The UK has a potentially huge source of energy on its doorstep. ‘Fracking’ has transformed the US energy market and now makes shale gas technology an attractive option for the UK energy market. Energy security and consistent lower prices could be significant gain for the UK economy. However, have we overestimated the quantities involved? Can the UK’s physical, political and social environment withstand the impact of the technology, and should we be seduced by the attraction of cheap energy?
Professor Richard Selley, Petroleum Exploration, Imperial College
Dick Selley has spent most of his career at Imperial College, although he spent several years working for oil companies in Libya, Greenland and the North Sea. His research has been in the application of sedimentology to petroleum exploration and production, particularly in developing techniques for diagnosing the depositional environments of petroleum reservoirs to predict their geometry. His research on UK shale gas resources, carried out over 25 years ago and first published in 1987 and 2005, has suddenly become of renewed interest.
Nick Grealy, No Hot Air
A graduate of New York University, Nick¹s US based career included working for utility Con Edison, Chase Manhattan Bank North African Finance and the City of New York Home Energy Assistance Program. Today Nick Grealy is Director of the energy consultancy No Hot Air, specialising in public perception and acceptance issues of shale energy worldwide. Born in the UK, Nick moved to New York City in his teens and lived in the United States for over two decades.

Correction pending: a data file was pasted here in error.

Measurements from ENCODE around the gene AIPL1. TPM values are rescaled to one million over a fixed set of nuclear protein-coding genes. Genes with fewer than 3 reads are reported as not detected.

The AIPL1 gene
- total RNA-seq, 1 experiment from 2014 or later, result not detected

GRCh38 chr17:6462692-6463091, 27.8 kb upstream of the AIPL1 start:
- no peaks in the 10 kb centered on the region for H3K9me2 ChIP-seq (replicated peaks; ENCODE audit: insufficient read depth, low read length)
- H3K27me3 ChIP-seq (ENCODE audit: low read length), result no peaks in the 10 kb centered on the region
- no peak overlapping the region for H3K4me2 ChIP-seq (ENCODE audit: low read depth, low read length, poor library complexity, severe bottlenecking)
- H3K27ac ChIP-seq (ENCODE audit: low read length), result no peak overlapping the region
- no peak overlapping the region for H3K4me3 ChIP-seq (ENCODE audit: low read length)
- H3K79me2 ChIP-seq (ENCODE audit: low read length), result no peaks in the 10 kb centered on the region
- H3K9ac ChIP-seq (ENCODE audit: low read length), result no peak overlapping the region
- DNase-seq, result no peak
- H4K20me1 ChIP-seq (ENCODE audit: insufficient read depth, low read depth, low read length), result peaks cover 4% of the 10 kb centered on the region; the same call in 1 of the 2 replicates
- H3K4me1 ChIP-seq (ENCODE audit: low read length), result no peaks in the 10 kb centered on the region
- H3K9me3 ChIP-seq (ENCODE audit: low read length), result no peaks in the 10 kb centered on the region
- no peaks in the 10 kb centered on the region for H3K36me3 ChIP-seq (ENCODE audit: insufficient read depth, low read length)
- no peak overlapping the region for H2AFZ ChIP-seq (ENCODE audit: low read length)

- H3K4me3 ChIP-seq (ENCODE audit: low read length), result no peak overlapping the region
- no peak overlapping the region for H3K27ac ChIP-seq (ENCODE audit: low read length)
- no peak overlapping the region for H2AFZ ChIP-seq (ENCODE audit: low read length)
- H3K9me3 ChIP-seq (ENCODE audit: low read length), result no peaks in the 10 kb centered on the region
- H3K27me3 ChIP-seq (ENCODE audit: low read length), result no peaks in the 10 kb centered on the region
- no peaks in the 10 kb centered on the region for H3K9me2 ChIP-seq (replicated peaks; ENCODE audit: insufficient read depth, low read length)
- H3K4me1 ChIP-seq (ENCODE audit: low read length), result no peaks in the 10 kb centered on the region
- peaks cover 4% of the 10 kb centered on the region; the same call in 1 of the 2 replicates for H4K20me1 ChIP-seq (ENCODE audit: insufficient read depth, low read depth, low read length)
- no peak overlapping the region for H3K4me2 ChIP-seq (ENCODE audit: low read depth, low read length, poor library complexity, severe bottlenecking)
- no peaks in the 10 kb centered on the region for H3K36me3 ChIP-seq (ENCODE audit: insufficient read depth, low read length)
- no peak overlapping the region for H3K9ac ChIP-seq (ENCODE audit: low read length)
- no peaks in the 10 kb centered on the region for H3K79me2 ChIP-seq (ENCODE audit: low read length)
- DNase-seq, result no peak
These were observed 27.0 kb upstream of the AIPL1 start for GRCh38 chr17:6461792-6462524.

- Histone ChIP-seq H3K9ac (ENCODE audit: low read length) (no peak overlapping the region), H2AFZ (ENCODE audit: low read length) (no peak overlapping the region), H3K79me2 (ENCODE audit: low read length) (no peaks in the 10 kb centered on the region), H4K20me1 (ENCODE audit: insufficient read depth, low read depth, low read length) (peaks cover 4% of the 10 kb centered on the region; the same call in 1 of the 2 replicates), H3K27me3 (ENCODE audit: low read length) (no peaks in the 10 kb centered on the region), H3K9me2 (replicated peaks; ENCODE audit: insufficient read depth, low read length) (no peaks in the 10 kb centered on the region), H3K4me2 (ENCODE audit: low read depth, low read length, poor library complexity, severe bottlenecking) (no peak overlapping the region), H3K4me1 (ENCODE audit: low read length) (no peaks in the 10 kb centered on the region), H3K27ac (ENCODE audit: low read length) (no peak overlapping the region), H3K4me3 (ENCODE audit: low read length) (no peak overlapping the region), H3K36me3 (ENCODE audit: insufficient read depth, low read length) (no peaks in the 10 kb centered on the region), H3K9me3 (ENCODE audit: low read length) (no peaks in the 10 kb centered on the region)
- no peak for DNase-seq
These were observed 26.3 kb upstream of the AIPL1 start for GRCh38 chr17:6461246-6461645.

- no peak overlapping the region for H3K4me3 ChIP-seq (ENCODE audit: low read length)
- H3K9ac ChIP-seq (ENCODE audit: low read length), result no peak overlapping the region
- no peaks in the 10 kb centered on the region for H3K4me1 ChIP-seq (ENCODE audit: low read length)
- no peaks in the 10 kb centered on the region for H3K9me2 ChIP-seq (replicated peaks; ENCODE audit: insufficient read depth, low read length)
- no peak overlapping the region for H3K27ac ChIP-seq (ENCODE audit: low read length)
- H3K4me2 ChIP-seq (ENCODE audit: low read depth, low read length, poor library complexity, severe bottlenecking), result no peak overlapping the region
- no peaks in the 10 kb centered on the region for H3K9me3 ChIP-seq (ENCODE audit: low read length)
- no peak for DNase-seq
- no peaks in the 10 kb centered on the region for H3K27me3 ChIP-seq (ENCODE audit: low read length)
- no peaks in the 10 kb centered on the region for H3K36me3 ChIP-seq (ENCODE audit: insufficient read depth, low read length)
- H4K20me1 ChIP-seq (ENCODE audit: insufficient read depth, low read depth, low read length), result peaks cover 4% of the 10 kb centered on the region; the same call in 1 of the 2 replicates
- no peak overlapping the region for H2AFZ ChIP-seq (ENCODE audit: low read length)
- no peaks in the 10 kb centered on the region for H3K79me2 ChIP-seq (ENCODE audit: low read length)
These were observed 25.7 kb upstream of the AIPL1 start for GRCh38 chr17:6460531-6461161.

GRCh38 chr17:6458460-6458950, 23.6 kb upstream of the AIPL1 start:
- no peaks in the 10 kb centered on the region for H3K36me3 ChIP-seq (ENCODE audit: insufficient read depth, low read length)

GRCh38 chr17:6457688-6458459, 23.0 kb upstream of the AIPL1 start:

Bill Bordass OBE, William Bordass Associates (Chair)
Bill is the Principal of William Bordass Associates and research and policy adviser to the Usable Buildings Trust. He studies how buildings actually work, how people get things done, and the relationships between users, management and technologies. He received CIBSE¹s low-carbon pioneer award in 2008.
Energy Conversations is a series of regular talks, debates and discussions around the supply and use of energy. Aimed at developers, occupiers, designers and suppliers it will explore key political, design and technical issues which influence sustainable environments. They are produced in association with Buro Happold engineers.
Free to attend. Booking essential.